A billion dollars is a thousand million dollars. To put that in perspective, if you had that much money and spent $10,000 of it a day, it would take you around about 274 years before you were broke again. It truly is an insane amount of money for one person to be in possession of, prompting the question: is it ethical to be a billionaire? Among those who would answer that question with a resounding “no,” is Senator Elizabeth Warren who recently proposed an extra tax burden for those with more than $50 million in wealth and another step up for those who have over $1 billion. Alexandria Ocasio-Cortez is on board with such reforms, adding that she’d like to see the marginal tax rate for those pulling in $10 million or more a year increased.
How is America Creating All These Billionaires And Why Do They Pay So Little Tax?
Proponents of higher taxes for the mega-rich claim it will siphon money back into the economy and the realm the rest of the world occupies. The idea is that taxing accumulated wealth will encourage more spending and, it is hoped, less of an inclination to stifle employee wages. Billionaires are, in fact, a relatively new phenomenon; born from decades of taking the above theory and applying it in reverse. With tax rates slashed, the number of billionaires has doubled since 2008. The richest of this growing crew of elites is Jeff Bezos, the founder of Amazon, who is worth an astonishing $160 billion (and counting).
With the idea of taxing this happy few gaining traction beyond just far-left-leaning circles, those who may be affected by the changes are freaking out. Rush Limbaugh went so far as to compare Alexandria Ocasio-Cortez to Hitler, while billionaire, former Starbucks CEO and presidential hopeful, Howard Schultz declared that criticizing a system that allows for the creation of billionaires is “so un-American.”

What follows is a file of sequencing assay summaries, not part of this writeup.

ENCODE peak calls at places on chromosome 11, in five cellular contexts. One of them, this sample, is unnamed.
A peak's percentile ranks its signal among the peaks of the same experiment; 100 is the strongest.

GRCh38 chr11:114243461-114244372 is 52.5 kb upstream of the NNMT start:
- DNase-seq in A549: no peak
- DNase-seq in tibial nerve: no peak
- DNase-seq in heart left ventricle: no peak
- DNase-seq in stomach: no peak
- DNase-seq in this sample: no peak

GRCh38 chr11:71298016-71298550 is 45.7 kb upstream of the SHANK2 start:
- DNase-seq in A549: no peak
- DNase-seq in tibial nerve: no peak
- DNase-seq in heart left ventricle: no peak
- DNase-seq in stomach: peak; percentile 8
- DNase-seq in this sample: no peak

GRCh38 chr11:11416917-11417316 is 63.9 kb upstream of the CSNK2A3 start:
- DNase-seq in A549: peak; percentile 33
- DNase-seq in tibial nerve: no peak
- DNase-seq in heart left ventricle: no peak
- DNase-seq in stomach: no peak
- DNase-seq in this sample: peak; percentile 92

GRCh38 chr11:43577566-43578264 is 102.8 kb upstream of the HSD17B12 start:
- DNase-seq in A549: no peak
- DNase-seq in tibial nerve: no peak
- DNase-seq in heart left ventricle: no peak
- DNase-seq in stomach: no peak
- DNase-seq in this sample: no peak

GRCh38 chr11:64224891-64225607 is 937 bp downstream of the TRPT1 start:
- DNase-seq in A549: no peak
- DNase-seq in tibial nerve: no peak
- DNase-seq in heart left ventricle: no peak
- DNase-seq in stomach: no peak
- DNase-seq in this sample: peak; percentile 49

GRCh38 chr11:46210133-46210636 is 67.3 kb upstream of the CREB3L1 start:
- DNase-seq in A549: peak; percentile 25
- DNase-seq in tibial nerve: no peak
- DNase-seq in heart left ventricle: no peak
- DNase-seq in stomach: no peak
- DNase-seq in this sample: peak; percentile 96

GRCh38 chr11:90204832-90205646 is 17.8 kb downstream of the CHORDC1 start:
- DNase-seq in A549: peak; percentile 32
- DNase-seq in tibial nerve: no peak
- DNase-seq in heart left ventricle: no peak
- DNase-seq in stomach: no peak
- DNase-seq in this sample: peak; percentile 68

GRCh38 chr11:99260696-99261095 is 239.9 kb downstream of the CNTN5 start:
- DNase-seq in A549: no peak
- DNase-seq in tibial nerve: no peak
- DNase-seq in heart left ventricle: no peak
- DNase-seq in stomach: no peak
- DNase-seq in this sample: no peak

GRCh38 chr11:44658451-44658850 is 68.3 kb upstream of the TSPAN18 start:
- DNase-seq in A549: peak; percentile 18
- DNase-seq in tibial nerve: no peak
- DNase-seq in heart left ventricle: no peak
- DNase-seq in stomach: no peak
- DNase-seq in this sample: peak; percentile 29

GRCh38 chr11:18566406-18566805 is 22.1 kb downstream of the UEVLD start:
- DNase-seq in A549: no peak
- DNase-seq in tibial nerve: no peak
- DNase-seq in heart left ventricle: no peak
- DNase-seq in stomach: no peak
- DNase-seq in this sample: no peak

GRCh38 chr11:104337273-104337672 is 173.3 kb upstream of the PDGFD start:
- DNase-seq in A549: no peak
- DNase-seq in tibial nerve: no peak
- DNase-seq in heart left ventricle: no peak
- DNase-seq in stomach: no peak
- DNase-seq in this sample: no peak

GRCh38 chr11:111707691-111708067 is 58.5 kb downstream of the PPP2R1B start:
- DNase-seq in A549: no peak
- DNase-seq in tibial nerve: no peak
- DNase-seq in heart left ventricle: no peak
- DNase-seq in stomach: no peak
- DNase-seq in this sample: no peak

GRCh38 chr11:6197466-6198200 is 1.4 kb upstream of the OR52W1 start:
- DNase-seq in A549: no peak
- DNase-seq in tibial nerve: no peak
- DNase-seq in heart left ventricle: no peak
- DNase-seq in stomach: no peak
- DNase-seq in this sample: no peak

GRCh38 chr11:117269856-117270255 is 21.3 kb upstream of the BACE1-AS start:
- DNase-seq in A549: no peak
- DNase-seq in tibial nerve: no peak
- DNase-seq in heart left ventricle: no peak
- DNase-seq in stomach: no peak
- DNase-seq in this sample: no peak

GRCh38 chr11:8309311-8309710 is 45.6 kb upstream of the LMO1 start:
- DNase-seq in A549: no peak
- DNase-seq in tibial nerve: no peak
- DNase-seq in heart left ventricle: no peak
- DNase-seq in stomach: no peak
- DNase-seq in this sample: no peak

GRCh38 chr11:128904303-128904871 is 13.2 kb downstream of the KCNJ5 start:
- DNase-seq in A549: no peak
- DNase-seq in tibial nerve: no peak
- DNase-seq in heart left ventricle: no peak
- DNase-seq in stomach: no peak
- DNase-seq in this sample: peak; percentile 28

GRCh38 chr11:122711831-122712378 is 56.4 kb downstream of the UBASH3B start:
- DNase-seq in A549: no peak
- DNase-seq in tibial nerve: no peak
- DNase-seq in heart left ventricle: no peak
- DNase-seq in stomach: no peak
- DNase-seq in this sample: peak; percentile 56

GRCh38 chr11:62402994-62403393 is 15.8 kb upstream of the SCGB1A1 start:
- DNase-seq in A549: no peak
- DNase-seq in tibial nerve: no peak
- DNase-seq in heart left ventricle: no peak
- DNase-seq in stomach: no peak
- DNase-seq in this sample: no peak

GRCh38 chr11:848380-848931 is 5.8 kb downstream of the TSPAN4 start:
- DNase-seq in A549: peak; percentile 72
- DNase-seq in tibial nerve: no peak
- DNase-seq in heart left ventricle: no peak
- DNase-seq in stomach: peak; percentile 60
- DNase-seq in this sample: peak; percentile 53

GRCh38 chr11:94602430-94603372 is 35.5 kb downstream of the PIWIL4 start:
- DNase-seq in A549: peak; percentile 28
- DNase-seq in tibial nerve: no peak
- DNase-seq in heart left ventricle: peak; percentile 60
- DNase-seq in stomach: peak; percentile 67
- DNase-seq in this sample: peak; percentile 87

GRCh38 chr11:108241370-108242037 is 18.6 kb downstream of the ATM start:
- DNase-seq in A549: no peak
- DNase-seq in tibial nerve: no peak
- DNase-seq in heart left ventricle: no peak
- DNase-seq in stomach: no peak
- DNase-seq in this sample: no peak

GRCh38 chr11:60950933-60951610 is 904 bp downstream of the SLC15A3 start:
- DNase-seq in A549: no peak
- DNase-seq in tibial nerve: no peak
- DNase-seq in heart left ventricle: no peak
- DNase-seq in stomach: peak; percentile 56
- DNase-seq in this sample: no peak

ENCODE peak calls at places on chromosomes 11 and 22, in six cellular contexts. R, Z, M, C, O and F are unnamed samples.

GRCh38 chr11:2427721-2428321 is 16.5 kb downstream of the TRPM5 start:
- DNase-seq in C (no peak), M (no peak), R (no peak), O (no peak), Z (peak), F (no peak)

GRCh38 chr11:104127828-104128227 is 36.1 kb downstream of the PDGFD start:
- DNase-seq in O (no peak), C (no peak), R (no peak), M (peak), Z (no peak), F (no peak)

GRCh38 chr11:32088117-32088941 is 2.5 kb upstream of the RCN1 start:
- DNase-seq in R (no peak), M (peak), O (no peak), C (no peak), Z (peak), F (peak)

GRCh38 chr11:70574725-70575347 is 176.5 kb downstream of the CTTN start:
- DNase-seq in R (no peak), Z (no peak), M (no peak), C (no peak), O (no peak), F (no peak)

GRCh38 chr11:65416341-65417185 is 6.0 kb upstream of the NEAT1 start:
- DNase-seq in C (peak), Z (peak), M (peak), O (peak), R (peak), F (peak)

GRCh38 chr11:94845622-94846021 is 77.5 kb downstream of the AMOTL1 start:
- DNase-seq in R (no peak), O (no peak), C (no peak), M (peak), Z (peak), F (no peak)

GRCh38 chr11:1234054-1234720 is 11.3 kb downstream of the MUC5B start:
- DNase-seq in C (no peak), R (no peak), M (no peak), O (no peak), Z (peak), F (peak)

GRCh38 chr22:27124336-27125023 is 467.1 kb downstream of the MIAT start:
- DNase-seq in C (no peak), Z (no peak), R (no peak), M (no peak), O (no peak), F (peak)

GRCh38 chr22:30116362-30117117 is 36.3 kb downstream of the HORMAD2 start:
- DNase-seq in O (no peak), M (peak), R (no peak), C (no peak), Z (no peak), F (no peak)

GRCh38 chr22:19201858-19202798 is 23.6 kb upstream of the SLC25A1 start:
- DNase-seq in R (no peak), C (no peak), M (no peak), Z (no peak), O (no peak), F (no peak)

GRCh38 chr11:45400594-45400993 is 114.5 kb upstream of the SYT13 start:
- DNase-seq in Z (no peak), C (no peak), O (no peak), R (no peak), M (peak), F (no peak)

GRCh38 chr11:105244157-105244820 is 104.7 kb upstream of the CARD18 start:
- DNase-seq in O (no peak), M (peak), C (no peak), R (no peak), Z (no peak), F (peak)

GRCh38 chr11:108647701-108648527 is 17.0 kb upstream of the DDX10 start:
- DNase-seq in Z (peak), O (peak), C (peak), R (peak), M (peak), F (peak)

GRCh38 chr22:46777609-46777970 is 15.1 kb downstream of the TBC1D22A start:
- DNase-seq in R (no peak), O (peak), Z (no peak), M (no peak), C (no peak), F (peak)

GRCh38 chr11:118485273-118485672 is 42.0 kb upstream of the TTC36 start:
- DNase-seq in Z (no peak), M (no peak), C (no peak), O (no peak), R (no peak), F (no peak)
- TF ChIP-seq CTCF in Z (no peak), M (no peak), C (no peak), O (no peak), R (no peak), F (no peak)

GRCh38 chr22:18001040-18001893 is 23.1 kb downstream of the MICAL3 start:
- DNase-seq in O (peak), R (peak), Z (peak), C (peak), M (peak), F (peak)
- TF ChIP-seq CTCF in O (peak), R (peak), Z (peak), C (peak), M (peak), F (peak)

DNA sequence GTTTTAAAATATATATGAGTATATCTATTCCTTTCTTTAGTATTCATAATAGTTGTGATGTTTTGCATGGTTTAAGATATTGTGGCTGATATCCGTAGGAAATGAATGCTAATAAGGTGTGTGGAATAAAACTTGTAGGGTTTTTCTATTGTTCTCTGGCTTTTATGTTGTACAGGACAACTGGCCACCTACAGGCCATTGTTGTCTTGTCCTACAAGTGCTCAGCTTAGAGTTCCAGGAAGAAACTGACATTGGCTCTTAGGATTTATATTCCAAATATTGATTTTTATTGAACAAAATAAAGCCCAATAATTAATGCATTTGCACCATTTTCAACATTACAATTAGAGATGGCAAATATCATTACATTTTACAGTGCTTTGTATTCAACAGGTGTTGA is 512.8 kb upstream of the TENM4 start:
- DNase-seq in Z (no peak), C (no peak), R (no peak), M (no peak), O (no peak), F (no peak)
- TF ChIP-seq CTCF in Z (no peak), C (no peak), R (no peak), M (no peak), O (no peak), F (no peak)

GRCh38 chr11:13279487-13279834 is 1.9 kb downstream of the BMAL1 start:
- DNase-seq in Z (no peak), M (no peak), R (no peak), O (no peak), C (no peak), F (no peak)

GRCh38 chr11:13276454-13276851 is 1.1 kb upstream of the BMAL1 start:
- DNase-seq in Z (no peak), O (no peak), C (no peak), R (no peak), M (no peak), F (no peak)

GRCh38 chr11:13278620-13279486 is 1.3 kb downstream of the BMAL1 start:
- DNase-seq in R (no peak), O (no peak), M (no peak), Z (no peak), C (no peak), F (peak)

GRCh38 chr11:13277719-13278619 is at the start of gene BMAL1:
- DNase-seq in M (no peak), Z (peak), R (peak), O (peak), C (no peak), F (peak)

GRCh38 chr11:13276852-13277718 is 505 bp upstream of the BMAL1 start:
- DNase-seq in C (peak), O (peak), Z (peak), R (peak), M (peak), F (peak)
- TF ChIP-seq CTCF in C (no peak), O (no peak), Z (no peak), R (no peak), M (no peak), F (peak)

From lax regulations surrounding the organization and conduct of corporations to low tax rates, poor labor protections, government-funded research grants and super strict law surrounding the protection of intellectual property, the path to billionaire creation is many-layered. Bill Gates, co-founder of Microsoft and number two on Forbes’ list of wealthiest people in 2018, owes a good deal of his wealth to the fact that his software was so strictly protected by copyright and patent laws.
Companies like Apple and Google, meanwhile, took advantage of government-funded research and technology in the development of their money-making products. In addition to this, those raking in the big bucks each year also have the time and resources to figure out every loophole possible to avoid paying taxes. In the words of economist and former adviser to Bernie Sanders, Stephanie Kelton: “No one makes a billion dollars. You TAKE a billion dollars. You plunder it from the environment …You strip it using patent protections.” Echoing this sentiment, Ocasio-Cortez recently described all billionaires as evidence of “policy failure.”
When Did The System Start Favoring The Already Rich?
In its early days, the US was a nation fresh from rebellion against the elite, full of pioneers who were each seeking their own slice of the American dream. The idea that everyone deserved their fair share was built right into the tax code which demanded a greater contribution from those who were earning more. In fact, between 1936 and 1980, the top tier remained at a 70 percent minimum. However, by the 80s and 90s, ideas were shifting in tandem with the rising tech boom. The idea of being a Wall Street success story or, better yet, a tech billionaire was fetishized. Back then, becoming a billionaire was like reaching a new level in a game. It seemed like the goal everyone should be shooting for and those who achieved it were thought of as wunderkinds, world-changers to be looked up to and emulated.
With time though, people began to feel that being a billionaire was like having a dam full of water in a drought-stricken land where the populace is in need of the very resource you have stockpiled. The harboring of wealth seems crazy when looked at from this angle.
“Should we even have billionaires?”
This question, posed by Anand Giridharadas, author of Winners Take All, has been gaining traction and air time over the course of 2019. In his book, Giridharadas takes particular aim at what he perceives to be empty efforts on the part of the mega-rich to “change the world” while still holding the bulk of their wealth to themselves. What do you think? Is it possible to be an ethical billionaire?